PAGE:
In the splendid Antwerp specialty of kunstkamer painting, one painting and one alone migrated from one environment to another, from the patrician collection of Cornelis van der Geest to the fabled one of the archdukes of the southern Netherlands. Schwartz has an idea why. Continue reading “347 How a patrician made good for slighting a prince, maybe”
The opposition between the parched land in Bosch’s Haywain and the unquenchable thirst of its inhabitants for dry hay is contrasted to the mouthwatering abundance of the aqueous Garden of Delights. Schwartz suggests that this supports his interpretation of the Garden as a fulfillment of God’s command to the first man and woman. Continue reading “346 Bosch’s dry Haywain and his sopping wet Garden of Delights”
A magnificent new catalogue has been published on the Bernard and Mary Berenson collection at I Tatti. Schwartz uses it to test the sustainability of the Berensons’ attributions of paintings for which they put down cash on the barrelhead. The results are disenchanting. Only one of eighty-seven relevant entries is an original Berenson attribution that is still accepted. Continue reading “345 The transparent connoisseur 4: A Berenson scorecard”
Jheronimus Bosch painted a man having a flower removed from his head, with an inscription speaking of a stone being cut out. Schwartz cannot explain why, but he nonetheless proposes a new theory of what is going on in the painting. He sees more empathy in it than scorn. Continue reading “343 A medical opinion from Jheronimus Bosch”
A wrong call by the Rembrandt Research Project (“the authority on Rembrandt and has final say in whether a painting is genuine”- Wikipedia) cost the heirs of the generous art collector Harold Samuel a not so small fortune. Schwartz tells the tale and discusses the issues involved. Continue reading “341 The transparent connoisseur 3: The 30 million pound question”
Key features of the art of Jheronimus Bosch are illuminated by a book published in the Netherlands in the artist’s early years. Raymond Sebond’s Natural theology, or Book of the creatures, can help us understand what God was doing with a book at the creation and why the Garden of earthly delights looks so unnatural. Continue reading “340 Jheronimus Bosch and the Book of Nature”
Rembrandt’s last dated drawing and the painting that was on his easel when he died both depict the same subject – Simeon with the Christ child in the Temple – in much the same way. In honor of the memorable exhibition Late Rembrandt Schwartz publishes some thoughts on these exceptional works.
During the same years in the middle of the first half of the seventeenth century, important collections of paintings were amassed by the stadholder of the United Provinces of the Netherlands, Frederik Hendrik, prince of Orange (1584-1647), and Cardinal Francesco Barberini (1597-1679), the nephew of Maffeo Barberini, Pope Urban VIII. The inventories of their collections were drawn up in 1632 and 1625, respectively, offering a good basis for comparison. The article deals not only with the collections, the inventories and their publication in the twentieth century, but also with the structure of the patronage networks deployed by pope and stadholder.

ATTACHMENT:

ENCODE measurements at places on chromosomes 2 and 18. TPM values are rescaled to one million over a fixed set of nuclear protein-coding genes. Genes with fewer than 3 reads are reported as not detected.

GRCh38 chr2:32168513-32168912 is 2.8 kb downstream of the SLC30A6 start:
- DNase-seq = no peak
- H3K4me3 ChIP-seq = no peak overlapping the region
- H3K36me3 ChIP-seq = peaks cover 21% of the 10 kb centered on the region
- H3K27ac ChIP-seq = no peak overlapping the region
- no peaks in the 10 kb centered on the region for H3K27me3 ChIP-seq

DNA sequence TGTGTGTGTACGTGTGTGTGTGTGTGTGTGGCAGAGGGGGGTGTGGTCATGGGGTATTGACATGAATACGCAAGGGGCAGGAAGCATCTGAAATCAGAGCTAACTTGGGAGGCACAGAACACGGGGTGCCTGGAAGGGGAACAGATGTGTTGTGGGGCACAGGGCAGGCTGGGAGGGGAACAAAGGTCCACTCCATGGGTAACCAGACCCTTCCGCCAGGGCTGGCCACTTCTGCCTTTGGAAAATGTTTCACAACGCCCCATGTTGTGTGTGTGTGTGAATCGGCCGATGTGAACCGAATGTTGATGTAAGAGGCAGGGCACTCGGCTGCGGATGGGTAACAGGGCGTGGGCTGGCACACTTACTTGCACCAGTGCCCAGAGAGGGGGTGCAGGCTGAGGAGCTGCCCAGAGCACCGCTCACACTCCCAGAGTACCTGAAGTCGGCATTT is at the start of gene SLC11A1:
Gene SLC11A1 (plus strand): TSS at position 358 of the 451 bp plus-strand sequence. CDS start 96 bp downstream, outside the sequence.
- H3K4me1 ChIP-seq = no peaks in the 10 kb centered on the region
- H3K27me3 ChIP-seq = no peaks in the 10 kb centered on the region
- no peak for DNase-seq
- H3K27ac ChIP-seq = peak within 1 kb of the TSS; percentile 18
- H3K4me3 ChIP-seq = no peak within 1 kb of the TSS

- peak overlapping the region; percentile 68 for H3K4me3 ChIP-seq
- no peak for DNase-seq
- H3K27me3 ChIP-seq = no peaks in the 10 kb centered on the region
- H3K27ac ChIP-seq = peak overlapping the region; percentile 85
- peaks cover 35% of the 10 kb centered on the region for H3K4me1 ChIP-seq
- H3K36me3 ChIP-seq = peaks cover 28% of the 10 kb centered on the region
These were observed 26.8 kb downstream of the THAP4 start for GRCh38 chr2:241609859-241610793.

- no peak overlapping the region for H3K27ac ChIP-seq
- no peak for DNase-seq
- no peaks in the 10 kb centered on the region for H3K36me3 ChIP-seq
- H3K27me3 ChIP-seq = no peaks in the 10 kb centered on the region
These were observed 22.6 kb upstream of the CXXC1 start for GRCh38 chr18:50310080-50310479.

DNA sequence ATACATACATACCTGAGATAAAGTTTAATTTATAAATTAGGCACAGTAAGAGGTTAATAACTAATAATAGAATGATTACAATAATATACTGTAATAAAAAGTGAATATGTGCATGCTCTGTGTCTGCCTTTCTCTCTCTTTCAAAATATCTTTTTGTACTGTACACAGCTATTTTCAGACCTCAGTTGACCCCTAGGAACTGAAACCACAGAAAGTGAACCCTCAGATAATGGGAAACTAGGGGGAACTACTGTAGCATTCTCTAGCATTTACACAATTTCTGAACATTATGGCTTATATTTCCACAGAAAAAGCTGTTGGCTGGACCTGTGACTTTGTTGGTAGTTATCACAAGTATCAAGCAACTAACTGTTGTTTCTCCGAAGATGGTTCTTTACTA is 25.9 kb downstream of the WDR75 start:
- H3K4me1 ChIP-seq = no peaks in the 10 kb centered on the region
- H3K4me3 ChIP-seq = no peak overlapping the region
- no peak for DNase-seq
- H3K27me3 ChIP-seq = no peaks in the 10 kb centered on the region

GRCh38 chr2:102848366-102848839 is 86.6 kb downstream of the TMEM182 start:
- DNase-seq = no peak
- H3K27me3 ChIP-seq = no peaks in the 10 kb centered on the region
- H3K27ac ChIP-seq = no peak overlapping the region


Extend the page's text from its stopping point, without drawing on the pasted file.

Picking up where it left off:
The article was published in honor of Marilyn Lavin, in a festschrift offered by her friends.
Medieval, Renaissance, Baroque: a cat’s cradle for Marilyn Aronberg Lavin, ed. David A. Levine and Jack Freiberg, New York (Italica Press) 2010, pp. 167-178.
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During the first half of the seventeenth century, successive shahs of Persia took Dutch artists into their service. Other Dutch artists are recorded in Isfahan in other capacities. All but one – the most remarkable of them, Jan Lucasz. van Hasselt – came east with the Dutch East India Company, which had a distinctly uncomfortable feeling about having artists in its employ. All that we have left are documents and stories.
From exhib. cat. The fascination of Persia: The Persian-European dialogue in seventeenth-century art & contemporary art of Teheran, ed. Axel Langer, Zürich (Museum Rietberg) and Verlag Scheiddeger & Spiess 2013, pp. 153-167, 300-20
“Zwischen Hof und Handelsgesellschaft: Niederländische Künstler in Persien,” in Ausstellungskatalog Sehnsuch Persien: Austausch und Rezeption in der Kunst Persiens und Europas im 17. Jahrhundert * Gegenwartskunst aus Teheran, herausgegeben von Axel Langer, Zürich (Museum Rietberg) und Verlag Scheiddeger & Spiess 2013, S. 153-167
The illustrations are in low resolution.
Two brothers from an English aristocratic family that was down on its luck, Anthony and Robert Sherley, found their way in 1598 to Persia, where they entered the service of Shah ‘Abbas the Great. Their scarcely believable fortunes – both became ambassadors of the shah to the kingdoms, empire and papacy of Europe – are here reviewed, especially with attention to the prints and paintings through which they displayed their Persian status.
From exhib. cat. The fascination of Persia: The Persian-European dialogue in seventeenth-century art & contemporary art of Teheran, ed. Axel Langer, Zürich (Museum Rietberg) and Verlag Scheiddeger & Spiess 2013, pp. 78-99, 294-97, 300-20
“Die Sherleys und der Schah: Persien als Spielfigur in einem Schurkengambit,” in Ausstellungskatalog Sehnsucht Persien: Austausch und Rezeption in der Kunst Persiens und Europas im 17. Jahrhundert * Gegenwartskunst aus Teheran, herausgegeben von Axel Langer, Zürich (Museum Rietberg) und Verlag Scheiddeger & Spiess 2013, S. 78-99